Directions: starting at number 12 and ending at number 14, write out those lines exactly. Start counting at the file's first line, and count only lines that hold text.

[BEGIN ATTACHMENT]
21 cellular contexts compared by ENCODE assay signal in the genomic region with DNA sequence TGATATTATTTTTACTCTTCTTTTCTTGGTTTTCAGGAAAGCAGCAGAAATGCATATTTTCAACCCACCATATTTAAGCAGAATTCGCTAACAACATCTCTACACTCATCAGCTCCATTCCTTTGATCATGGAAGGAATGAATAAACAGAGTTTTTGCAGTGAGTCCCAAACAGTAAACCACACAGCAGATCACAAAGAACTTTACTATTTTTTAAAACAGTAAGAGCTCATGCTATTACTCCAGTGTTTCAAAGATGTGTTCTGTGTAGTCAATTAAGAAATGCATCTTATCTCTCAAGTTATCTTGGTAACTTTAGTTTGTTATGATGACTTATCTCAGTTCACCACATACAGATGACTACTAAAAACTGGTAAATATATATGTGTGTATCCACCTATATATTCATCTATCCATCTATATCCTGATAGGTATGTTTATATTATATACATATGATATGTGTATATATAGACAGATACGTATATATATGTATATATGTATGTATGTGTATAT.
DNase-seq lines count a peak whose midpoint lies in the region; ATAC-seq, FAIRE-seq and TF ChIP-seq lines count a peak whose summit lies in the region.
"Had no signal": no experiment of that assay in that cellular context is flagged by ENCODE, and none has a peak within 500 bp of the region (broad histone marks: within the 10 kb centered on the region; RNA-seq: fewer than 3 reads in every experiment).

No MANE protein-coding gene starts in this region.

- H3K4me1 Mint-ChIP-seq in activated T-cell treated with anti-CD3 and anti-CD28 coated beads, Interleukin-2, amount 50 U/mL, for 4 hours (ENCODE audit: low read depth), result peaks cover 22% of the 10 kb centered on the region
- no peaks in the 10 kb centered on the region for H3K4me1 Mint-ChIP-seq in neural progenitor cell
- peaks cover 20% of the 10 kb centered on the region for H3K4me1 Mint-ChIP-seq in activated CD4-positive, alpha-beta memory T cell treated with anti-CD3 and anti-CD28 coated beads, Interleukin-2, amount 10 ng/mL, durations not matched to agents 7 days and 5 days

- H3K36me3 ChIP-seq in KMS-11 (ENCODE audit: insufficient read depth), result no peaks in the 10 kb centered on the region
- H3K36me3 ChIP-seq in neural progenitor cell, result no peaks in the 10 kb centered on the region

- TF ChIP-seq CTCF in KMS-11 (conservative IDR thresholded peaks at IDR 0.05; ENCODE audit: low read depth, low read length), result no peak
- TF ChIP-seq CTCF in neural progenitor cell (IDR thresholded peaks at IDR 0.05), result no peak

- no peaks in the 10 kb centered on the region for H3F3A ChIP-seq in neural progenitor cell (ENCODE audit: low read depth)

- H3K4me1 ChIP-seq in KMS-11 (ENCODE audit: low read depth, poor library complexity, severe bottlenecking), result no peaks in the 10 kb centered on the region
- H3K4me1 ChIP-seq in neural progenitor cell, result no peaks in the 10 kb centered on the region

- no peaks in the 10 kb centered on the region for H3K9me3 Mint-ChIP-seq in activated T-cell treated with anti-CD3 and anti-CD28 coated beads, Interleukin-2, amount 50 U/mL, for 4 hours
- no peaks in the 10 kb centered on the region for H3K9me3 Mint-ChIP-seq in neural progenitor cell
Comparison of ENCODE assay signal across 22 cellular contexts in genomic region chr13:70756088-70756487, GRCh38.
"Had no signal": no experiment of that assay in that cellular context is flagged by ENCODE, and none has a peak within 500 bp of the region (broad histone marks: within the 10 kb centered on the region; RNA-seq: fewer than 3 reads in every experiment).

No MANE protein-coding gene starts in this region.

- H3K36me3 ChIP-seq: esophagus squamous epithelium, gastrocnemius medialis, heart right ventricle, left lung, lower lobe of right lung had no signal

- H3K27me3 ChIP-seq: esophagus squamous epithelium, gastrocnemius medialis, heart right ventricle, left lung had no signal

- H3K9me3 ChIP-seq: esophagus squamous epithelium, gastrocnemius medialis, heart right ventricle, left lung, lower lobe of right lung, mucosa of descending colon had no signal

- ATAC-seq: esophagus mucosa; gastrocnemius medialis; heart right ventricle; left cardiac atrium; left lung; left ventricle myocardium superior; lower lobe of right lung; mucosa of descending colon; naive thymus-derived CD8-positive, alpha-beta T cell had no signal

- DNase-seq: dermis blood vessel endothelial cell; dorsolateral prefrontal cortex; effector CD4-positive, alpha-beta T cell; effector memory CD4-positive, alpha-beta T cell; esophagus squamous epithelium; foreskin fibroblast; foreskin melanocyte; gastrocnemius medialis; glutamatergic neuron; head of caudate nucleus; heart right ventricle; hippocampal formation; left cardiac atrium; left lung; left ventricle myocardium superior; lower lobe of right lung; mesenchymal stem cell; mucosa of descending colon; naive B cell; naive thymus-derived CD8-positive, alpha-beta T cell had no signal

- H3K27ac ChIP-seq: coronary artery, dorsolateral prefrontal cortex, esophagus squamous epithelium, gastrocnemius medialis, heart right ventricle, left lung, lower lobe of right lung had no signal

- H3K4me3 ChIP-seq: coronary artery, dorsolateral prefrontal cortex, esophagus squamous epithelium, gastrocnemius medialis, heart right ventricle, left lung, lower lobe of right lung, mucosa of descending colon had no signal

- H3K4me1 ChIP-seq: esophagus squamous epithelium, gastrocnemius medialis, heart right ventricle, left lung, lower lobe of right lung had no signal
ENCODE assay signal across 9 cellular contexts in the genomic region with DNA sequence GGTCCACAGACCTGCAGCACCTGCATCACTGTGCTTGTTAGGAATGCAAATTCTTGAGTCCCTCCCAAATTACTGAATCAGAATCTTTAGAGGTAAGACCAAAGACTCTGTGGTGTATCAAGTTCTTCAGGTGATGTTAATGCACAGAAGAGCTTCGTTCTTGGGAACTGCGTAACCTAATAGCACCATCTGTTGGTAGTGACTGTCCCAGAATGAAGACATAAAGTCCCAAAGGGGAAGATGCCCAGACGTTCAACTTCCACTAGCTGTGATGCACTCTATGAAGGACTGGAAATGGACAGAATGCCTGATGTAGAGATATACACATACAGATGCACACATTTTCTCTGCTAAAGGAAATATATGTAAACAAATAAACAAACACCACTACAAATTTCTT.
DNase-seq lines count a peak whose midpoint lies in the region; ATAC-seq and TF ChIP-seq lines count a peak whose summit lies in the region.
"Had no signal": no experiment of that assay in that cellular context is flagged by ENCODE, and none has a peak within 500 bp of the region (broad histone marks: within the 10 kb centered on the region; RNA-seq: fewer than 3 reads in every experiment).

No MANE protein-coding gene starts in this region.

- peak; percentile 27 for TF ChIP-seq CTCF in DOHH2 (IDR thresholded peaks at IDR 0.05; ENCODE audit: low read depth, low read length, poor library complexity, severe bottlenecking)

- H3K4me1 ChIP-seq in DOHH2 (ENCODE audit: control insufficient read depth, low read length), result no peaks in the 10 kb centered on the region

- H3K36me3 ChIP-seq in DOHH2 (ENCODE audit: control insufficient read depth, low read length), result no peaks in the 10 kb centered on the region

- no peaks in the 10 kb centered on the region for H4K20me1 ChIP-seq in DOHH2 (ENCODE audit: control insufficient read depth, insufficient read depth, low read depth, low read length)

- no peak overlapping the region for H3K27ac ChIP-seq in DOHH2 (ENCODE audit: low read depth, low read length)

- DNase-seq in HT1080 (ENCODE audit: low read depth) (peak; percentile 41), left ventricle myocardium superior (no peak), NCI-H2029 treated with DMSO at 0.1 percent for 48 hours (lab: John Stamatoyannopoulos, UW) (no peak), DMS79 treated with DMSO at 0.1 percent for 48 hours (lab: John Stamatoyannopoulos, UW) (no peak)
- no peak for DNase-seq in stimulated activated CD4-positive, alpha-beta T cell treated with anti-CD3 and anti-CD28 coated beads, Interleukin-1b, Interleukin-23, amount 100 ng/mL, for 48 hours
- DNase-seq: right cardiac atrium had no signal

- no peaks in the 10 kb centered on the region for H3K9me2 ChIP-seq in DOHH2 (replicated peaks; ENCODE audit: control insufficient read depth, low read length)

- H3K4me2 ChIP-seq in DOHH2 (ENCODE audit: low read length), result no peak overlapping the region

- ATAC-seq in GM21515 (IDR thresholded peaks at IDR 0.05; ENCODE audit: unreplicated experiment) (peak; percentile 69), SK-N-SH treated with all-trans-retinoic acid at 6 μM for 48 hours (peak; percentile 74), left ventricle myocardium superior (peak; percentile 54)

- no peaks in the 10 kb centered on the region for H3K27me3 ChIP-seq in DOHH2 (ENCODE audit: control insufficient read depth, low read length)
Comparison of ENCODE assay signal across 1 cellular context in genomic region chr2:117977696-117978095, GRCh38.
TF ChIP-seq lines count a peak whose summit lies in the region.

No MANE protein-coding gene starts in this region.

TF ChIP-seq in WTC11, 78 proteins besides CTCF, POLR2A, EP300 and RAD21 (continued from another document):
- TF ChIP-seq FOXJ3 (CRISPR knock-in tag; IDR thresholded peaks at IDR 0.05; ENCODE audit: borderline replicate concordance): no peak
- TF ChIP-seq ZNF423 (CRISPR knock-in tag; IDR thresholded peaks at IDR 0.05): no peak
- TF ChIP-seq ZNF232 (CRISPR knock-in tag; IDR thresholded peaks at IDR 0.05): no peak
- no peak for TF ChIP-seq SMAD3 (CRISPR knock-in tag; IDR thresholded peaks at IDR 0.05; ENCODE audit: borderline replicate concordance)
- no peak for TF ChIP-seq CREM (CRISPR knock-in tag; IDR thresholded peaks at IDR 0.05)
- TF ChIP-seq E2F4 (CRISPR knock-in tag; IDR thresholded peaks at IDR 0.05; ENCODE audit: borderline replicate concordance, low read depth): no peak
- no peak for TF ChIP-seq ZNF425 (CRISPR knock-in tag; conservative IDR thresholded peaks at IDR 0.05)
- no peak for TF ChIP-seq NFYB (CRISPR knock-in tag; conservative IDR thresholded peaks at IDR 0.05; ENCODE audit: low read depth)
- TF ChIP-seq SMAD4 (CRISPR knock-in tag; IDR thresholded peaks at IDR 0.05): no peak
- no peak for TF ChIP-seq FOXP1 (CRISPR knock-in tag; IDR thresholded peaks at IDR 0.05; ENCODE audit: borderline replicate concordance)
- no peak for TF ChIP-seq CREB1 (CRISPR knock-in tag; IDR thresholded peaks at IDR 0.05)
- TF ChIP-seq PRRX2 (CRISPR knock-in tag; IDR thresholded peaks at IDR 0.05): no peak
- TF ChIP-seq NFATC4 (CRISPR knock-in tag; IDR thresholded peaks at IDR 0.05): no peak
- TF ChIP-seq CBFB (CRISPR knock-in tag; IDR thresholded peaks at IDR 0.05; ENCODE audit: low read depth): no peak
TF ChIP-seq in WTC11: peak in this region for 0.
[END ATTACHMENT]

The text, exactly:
- no peaks in the 10 kb centered on the region for H3F3A ChIP-seq in neural progenitor cell (ENCODE audit: low read depth)

- H3K4me1 ChIP-seq in KMS-11 (ENCODE audit: low read depth, poor library complexity, severe bottlenecking), result no peaks in the 10 kb centered on the region
- H3K4me1 ChIP-seq in neural progenitor cell, result no peaks in the 10 kb centered on the region